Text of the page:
Three high-profile players. One worn-out moniker.
"The big three."
In today's NBA, it seems that any threesome capable of tying their sneakers and filling the stat sheet is given the overused label. With all due respect to Kemba Walker, Gerald Henderson and No. 2 pick Michael Kidd-Gilchrist, no trio on the 7-59 Charlotte Bobcats is deserving of being called "the big three."
But if Brooklyn acquires Dwight Howard from Orlando, their talented threesome of Howard, Deron Williams and Joe Johnson would certainly fit the definition of a "big three," making the Nets a serious threat to the looming dynasty of the Miami Heat.
Miami's heavily scrutinized three-headed monster of LeBron James, Dwyane Wade and Chris Bosh won this year's NBA Championship by defeating Oklahoma City's young trio of Kevin Durant, Russell Westbrook and James Harden.
Combining the talents of three star players has always been a recipe for success in basketball. It worked in years past for the Lakers with Magic, Kareem and Worthy, and the same formula has brought championships to the current San Antonio Spurs dynasty.
After the Nets re-signed Williams, one of the top point guards in the league, and acquired Johnson from the Atlanta Hawks, Brooklyn appears to be an improved team headed into the 2012 season, whether they start Howard or Brook Lopez at center. However, the addition of Howard would transform the Nets from a dangerous up-and-coming team to a legitimate contender in the Eastern Conference.
Before this year's NBA Champion Heat made it out of the Eastern Conference, the Heat struggled mightily in their playoff matchup against the Indiana Pacers and their All-Star center Roy Hibbert.
Starving for a solution against the 7'2" giant, and without his top post player Chris Bosh, Miami head coach Erik Spoelstra opted to start inexperienced center Dexter Pittman in Game 3 of the Conference Semifinals. In the first three minutes of action, Pittman was manhandled by Hibbert, missed his only two shots, and picked up a personal foul.
Pittman nestled into his folding chair on Miami's sideline for the final 45 minutes, as Indiana took a 2-1 series lead.
If not for a heroic performance in Game 4 from James and Wade, the Heat would have came dangerously close to getting knocked out of the playoffs in just the second round; however, Miami's dynamic duo flipped the team's switch and the Heat went on to win the series in six games.
By using several different bodies to guard Hibbert and spreading the floor on offense to limit his dominance on the boards, Miami eventually solved the 7'2" puzzle. Hibbert's numbers fell from 14.6 points and 13.3 rebounds per night in the first three contests to just 10.0 points and 9.7 rebounds in the final three games.
The Heat may be encouraged by their new-found success defending the post, but nobody will mistake Roy Hibbert for Dwight Howard. Hibbert isn't the best big man in the NBA, Howard is.
A potential duo of Howard and Williams—considered by many to be the league's top point guard—would be deadly in pick-and-roll situations. Howard, at 6'11" and built like a broad-shouldered refrigerator, sets perhaps the most effect screen in basketball. With the Incredible Hulk setting the screen and sharpshooter Joe Johnson hovering around the three-point arc, Williams would feel like a kid in a candy store—if the candy store was located in the middle of an amusement park and handing out free Walkie-Talkies.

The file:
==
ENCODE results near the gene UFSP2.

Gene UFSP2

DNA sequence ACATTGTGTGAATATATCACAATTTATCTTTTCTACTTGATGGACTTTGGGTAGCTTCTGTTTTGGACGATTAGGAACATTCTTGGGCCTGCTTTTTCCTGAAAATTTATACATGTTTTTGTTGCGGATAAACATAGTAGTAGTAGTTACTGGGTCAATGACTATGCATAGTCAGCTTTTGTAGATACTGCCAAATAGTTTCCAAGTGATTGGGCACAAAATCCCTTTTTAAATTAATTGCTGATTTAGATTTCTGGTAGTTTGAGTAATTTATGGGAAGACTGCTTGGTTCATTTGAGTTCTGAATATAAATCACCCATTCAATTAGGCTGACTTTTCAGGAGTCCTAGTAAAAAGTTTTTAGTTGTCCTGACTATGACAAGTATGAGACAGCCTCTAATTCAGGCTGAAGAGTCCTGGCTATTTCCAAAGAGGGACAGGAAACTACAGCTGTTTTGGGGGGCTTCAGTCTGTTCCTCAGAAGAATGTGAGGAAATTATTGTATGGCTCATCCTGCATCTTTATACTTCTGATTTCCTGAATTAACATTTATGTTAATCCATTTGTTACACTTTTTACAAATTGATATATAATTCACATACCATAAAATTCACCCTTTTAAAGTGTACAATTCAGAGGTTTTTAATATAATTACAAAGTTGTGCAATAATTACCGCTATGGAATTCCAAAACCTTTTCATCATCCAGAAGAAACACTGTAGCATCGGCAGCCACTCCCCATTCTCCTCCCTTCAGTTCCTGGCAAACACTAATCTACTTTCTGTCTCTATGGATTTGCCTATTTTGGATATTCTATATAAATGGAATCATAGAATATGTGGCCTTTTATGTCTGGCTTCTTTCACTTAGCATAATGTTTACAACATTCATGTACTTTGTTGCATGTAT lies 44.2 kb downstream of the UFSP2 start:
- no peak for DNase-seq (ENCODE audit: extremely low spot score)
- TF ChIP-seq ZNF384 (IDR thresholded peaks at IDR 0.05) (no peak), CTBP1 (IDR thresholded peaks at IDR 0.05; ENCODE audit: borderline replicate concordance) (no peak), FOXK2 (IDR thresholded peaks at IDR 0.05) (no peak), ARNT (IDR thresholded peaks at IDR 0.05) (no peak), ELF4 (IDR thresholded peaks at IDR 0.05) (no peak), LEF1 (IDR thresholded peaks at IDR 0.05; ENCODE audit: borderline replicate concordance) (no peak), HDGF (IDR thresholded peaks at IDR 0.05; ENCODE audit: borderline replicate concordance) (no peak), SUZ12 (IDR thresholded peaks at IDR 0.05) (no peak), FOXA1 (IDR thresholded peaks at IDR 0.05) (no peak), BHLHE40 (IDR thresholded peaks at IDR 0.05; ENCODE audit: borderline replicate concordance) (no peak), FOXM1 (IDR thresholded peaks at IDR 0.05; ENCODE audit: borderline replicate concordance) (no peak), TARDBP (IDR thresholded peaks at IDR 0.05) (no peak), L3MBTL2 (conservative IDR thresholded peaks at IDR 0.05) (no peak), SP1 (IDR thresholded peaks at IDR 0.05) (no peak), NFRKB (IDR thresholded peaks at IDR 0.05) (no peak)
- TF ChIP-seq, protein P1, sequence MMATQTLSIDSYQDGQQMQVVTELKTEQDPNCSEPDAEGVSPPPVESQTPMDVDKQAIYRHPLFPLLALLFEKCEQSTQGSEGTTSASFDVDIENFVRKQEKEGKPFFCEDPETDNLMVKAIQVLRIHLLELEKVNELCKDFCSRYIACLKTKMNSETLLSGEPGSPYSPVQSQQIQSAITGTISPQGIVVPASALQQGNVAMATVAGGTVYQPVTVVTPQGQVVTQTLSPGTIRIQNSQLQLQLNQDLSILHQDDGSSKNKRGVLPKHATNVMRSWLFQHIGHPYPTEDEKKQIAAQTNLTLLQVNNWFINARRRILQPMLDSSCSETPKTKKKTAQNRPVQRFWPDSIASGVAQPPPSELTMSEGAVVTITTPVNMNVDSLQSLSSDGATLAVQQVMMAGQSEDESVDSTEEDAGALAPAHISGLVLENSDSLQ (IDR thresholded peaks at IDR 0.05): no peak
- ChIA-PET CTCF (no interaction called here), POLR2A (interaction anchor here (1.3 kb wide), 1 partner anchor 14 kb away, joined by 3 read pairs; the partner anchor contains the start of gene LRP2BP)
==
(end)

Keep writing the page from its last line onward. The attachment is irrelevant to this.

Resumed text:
Brooklyn's potential "super-team" is more dangerous to Miami than any other Eastern Conference team.
Last year's top-seeded Chicago Bulls will benefit from the return of their MVP point guard Derrick Rose, but even at full strength, Chicago's supporting cast may lack the necessary firepower to beat the Heat in the playoffs.
The accomplished, yet aging Boston Celtics have made the playoffs every year since they acquired Kevin Garnett and Ray Allen in 2007, but with Ray Allen burning the Celtics to join the Heat last week, Rajon Rondo and the Celtics will enter a new era.
After the Heat, the Eastern Conference has an abundance of uncertainties. Playoff teams like the Pacers and Knicks will look to return to the postseason in 2012 with a slightly different outcome, while lottery teams like the Raptors and Bucks hope they've improved enough to become threats in the East this season.
Assuming they're able to pull off a trade for Howard, the new-look Brooklyn Nets have the best chance to unseat the Heat as kings of the East.
If Miami has one weakness on its star-studded roster, it's a lack of a true post presence, so if the league's premier center is moved to Brooklyn, the Nets could become the Miami Heat's kryptonite. Howard has career averages of 18.2 points, 12.9 rebounds and 2.2 blocks per game, and he's averaged a double-double in each of his eight seasons as a professional.
Playing alongside Williams, an elite point guard capable of setting the table, Howard could feast on the offensive end, but his impact as a defender is simply insurmountable. Against attacking teams, such as the Heat, the presence of the three-time Defensive Player of the Year in the lane causes even LeBron or D-Wade to second guess their decision to drive.
As seen with Miami's recent signings Ray Allen and Rashard Lewis, when teams have success, players want to join the party. So if the Nets add Howard and have early success, they'll likely only improve as they accumulate more talent over the years.
The Miami Heat are a very scary team right now. They have an incredibly talented team, and they'll enter 2012 with far less pressure than at any point since James and Bosh joined Wade in South Beach.
But despite the Heat's "big three" bringing a Championship to Miami, the potential trio in Brooklyn may be even bigger.
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